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Bolstering Case for Single Payer, Study Shows For-Profit Insurer Plans Pay Hospitals Nearly 250% More Than Medicare

"There is no better system of cost control and universal care for employers than Medicare for All."

Patient Karen Ballog, 57 years old, is moved from her room in the cardiac care unit through the halls of the old Los Angeles Medical Center by nurses Jojo De Guzman (left) and Elmir Lutz (right) to the new part of the Medical Center. (Photo: Al Seib/Los Angeles Times via Getty Images)

A new study released Friday by the RAND Corporation details the astronomical prices hospital systems across the U.S. charge private insurers and the more than 153 million patients who obtain health coverage through their employers—while Medicare proves to be a far more affordable option. 

The findings make the case for expanding the Medicare system to all Americans, one prominent single-payer healthcare advocate said. 

"There is no better system of cost control and universal care for employers than Medicare for All," policy analyst Michael Lighty, a leading expert on and organizer for Medicare for All, told Common Dreams.

"If we want to keep a private market in U.S. healthcare, it has to function. It's really not functioning."
—Elizabeth Mitchell, Pacific Business Group on Health

Studying hospital systems in 49 states, RAND found that employers and insurers paid $20 billion more to hospitals between 2016 and 2018 than the government did through Medicare for the same healthcare services.

In hospitals across the country, according to the study, private insurers paid an average of 247% more for services than what hospitals would have received via the Medicare system. In six states, hospitals charge three times more than Medicare if a patient has private insurance, and at the most expensive hospitals, insurers may be charged four times the amount—ultimately leading to a financial strain on the patient.

"Hospitals like this are a tax on their community, harming economic growth and decreasing workers' take-home pay," tweeted philanthropist John Arnold. 

"If we want to keep a private market in U.S. healthcare, it has to function," Elizabeth Mitchell, chief executive of the Pacific Business Group on Health told the New York Times. "It's really not functioning."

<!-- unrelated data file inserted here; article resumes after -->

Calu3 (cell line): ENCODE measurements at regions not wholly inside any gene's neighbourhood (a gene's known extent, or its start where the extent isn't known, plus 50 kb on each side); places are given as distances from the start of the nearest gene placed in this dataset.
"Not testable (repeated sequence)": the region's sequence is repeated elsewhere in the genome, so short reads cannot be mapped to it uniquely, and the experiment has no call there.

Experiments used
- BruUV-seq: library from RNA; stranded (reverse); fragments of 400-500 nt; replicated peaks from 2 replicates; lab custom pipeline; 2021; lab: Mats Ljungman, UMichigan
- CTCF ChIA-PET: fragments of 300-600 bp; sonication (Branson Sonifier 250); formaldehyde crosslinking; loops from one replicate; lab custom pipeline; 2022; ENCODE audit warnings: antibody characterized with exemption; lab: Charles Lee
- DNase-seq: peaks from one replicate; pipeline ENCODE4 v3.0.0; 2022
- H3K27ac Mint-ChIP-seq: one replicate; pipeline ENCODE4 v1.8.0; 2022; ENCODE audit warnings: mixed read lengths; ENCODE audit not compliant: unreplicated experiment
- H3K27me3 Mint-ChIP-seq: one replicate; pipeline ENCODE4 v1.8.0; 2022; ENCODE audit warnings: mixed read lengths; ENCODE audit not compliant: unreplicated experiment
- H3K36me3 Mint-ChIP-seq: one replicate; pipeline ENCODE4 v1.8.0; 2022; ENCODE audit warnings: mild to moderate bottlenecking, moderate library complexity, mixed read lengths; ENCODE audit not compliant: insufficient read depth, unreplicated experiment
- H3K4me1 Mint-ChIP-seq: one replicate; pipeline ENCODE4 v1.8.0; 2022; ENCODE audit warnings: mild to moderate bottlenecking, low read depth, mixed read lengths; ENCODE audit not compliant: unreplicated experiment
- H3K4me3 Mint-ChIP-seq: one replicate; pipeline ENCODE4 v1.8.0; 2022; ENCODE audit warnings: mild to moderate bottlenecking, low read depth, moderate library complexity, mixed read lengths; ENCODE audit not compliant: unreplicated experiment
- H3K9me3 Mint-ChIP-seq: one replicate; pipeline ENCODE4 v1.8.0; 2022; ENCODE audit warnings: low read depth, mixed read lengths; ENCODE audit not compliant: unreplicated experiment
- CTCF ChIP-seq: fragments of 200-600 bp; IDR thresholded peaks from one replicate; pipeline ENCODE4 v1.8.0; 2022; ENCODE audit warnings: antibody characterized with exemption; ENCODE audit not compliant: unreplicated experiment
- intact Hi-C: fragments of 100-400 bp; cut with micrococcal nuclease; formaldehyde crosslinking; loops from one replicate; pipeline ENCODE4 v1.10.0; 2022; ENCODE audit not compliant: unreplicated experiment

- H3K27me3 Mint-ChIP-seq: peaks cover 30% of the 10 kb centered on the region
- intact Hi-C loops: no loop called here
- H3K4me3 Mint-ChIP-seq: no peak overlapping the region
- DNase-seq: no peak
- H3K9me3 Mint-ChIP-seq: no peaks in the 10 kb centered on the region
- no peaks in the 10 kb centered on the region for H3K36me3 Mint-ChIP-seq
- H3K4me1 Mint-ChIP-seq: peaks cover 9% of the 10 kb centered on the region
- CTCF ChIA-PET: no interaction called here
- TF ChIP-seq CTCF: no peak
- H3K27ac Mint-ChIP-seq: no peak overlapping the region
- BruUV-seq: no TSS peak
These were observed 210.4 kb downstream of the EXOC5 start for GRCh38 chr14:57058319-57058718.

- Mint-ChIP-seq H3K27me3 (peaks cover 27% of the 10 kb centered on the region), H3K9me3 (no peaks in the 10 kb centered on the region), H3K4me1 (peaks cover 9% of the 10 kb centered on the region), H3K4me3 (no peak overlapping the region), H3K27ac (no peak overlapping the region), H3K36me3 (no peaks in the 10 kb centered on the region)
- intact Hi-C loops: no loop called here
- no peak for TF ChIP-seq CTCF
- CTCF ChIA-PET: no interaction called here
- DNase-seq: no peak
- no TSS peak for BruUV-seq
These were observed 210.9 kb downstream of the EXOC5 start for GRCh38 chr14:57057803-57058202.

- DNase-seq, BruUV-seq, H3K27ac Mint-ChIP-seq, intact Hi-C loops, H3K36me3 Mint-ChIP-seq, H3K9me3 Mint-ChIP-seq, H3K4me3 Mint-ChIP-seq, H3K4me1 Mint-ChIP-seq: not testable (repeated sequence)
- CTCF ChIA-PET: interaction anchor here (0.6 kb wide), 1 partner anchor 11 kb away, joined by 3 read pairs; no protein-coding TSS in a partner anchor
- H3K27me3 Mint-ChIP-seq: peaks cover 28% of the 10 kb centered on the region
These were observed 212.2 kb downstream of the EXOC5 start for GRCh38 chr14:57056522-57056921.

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The Times reported that the study was likely to bolster the argument for a public option which would compete with for-profit health insurance, ultimately bringing down the cost of care. 

Lighty told Common Dreams that the research actually "creates a much stronger argument for Medicare for All than for the public option."

"The primary payment method for hospitals under Medicare for All would be a 'global budget,' which ensures that each facility has the resources to provide patient care for their patient population and service area," Lighty said. "The public option simply introduces another 'plan design' into a system of plans that is causing the problem—the administrative complexity of network definitions and rate setting continues under a public option."

The Times claimed Medicare for All is a far more "controversial" solution than the public option—but both solutions are popular with the U.S. public. A survey by Kaiser Family Foundation in May found that 56% of Americans support Medicare for All, including eight in 10 Democratic voters. A separate poll taken by The Hill/HarrisX in April showed that 69% of respondents believe every American should be covered under the hugely popular Medicare program.  

The Times article brings up the frequently-expressed concern of Medicare for All opponents that hospitals would be unable to operate if they are forced to accept Medicare rates and are unable to price their surgeries, overnight stays, and other services at exorbitant rates for insurance companies.

"We cannot survive in that kind of the world," Tom Nickels, an executive vice president at the American Hospital Association (AHA), told the Times. The trade group further pushed back against the RAND Corporation's findings on Friday, saying "the study again perpetuates erroneous suggestions that Medicare payments should be used as a benchmark for private insurers."

Lighty countered that the AHA has "literally no credibility" regarding efforts to keep hospitals running.

"They have been promoting a business model that closes 'unprofitable' hospitals in rural areas and inner cities for over two decades," Lighty told Common Dreams. "In South Carolina, eight hospitals have closed since 2010. Global budgets keep hospitals open, the present system of financing and contracting closes them."

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